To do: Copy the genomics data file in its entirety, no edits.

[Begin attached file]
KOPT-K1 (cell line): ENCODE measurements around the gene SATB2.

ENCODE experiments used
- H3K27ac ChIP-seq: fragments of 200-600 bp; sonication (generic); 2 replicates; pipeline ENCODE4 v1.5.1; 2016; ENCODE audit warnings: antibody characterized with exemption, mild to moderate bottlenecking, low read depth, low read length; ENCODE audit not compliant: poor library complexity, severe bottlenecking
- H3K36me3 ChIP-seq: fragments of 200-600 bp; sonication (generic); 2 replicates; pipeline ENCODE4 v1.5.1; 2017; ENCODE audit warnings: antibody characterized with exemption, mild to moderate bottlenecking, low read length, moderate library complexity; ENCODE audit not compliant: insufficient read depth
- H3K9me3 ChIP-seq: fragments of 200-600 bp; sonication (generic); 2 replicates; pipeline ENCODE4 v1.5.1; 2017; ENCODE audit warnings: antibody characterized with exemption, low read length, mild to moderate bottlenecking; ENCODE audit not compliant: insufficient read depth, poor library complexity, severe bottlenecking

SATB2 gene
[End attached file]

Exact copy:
KOPT-K1 (cell line): ENCODE measurements around the gene SATB2.

ENCODE experiments used
- H3K27ac ChIP-seq: fragments of 200-600 bp; sonication (generic); 2 replicates; pipeline ENCODE4 v1.5.1; 2016; ENCODE audit warnings: antibody characterized with exemption, mild to moderate bottlenecking, low read depth, low read length; ENCODE audit not compliant: poor library complexity, severe bottlenecking
- H3K36me3 ChIP-seq: fragments of 200-600 bp; sonication (generic); 2 replicates; pipeline ENCODE4 v1.5.1; 2017; ENCODE audit warnings: antibody characterized with exemption, mild to moderate bottlenecking, low read length, moderate library complexity; ENCODE audit not compliant: insufficient read depth
- H3K9me3 ChIP-seq: fragments of 200-600 bp; sonication (generic); 2 replicates; pipeline ENCODE4 v1.5.1; 2017; ENCODE audit warnings: antibody characterized with exemption, low read length, mild to moderate bottlenecking; ENCODE audit not compliant: insufficient read depth, poor library complexity, severe bottlenecking

SATB2 gene